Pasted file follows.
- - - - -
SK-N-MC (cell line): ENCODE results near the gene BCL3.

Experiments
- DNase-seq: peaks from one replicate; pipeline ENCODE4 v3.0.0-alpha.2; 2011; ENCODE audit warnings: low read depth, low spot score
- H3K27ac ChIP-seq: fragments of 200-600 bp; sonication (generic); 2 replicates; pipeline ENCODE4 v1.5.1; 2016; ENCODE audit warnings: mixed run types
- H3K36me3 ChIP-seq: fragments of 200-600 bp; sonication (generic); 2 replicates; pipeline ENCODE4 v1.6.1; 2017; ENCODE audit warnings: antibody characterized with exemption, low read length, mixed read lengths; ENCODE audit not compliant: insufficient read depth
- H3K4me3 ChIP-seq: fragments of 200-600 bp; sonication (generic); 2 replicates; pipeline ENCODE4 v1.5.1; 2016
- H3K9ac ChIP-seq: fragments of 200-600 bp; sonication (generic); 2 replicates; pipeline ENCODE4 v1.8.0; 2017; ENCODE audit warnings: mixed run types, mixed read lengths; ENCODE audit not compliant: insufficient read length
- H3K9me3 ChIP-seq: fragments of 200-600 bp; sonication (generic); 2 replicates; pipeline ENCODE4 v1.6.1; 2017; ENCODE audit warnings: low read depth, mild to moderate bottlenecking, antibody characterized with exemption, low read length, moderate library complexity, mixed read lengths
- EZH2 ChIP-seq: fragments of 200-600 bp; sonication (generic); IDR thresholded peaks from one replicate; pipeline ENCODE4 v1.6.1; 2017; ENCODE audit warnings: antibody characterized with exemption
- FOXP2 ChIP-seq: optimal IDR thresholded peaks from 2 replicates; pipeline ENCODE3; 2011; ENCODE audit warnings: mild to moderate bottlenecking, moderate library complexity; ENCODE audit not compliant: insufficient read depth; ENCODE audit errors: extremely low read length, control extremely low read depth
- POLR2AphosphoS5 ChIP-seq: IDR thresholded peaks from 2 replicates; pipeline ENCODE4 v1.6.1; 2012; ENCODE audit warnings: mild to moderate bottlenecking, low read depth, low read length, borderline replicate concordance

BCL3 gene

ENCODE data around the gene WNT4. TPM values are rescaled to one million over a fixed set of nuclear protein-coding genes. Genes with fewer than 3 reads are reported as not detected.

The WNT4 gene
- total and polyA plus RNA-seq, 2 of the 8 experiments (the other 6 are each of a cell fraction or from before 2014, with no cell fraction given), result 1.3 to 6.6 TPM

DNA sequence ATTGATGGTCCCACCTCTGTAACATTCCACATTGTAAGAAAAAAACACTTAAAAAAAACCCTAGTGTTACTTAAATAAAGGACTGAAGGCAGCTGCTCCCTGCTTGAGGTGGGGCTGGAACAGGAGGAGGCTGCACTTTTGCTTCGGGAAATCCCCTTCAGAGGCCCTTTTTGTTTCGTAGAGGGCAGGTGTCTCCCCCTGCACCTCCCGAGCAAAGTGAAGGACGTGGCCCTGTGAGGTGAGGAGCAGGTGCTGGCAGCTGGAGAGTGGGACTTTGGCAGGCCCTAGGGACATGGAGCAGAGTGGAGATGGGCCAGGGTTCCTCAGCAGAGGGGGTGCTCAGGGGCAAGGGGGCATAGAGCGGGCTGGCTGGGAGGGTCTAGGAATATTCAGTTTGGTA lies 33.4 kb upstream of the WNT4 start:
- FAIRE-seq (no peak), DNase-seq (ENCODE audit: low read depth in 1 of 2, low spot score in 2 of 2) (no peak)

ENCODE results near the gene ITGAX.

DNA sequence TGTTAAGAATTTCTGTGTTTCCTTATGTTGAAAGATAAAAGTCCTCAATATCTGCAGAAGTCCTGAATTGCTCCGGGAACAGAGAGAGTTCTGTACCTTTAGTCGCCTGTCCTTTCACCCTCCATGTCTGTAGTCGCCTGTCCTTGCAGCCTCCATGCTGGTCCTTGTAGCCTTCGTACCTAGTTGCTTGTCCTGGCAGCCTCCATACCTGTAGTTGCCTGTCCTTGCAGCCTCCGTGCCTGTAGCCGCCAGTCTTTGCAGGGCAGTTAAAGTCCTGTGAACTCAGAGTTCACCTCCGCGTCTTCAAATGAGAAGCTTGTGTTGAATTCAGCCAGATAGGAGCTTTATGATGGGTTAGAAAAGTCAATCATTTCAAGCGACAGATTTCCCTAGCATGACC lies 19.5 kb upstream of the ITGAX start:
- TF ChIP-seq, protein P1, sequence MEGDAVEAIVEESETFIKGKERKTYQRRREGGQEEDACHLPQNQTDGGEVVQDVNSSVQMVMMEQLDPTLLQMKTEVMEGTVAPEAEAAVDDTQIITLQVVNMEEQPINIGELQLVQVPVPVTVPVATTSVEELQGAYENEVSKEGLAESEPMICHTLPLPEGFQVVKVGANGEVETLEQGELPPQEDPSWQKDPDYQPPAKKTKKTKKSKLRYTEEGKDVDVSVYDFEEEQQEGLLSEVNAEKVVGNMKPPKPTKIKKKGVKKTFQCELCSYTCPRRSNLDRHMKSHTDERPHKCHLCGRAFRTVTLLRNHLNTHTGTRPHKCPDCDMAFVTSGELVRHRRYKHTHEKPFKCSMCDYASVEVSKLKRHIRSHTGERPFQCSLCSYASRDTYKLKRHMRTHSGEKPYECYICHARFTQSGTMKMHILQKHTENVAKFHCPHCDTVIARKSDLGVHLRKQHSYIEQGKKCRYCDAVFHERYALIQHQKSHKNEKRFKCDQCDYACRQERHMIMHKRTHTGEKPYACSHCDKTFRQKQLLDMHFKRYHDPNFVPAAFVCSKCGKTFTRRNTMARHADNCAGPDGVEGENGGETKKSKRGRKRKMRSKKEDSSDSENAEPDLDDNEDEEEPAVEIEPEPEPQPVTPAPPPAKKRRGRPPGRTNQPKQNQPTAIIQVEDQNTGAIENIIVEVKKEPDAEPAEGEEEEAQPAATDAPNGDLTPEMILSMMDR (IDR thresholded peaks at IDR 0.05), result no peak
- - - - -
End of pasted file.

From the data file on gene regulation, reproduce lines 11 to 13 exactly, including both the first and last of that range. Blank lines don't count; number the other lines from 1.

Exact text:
- POLR2AphosphoS5 ChIP-seq: IDR thresholded peaks from 2 replicates; pipeline ENCODE4 v1.6.1; 2012; ENCODE audit warnings: mild to moderate bottlenecking, low read depth, low read length, borderline replicate concordance

BCL3 gene

ENCODE data around the gene WNT4. TPM values are rescaled to one million over a fixed set of nuclear protein-coding genes. Genes with fewer than 3 reads are reported as not detected.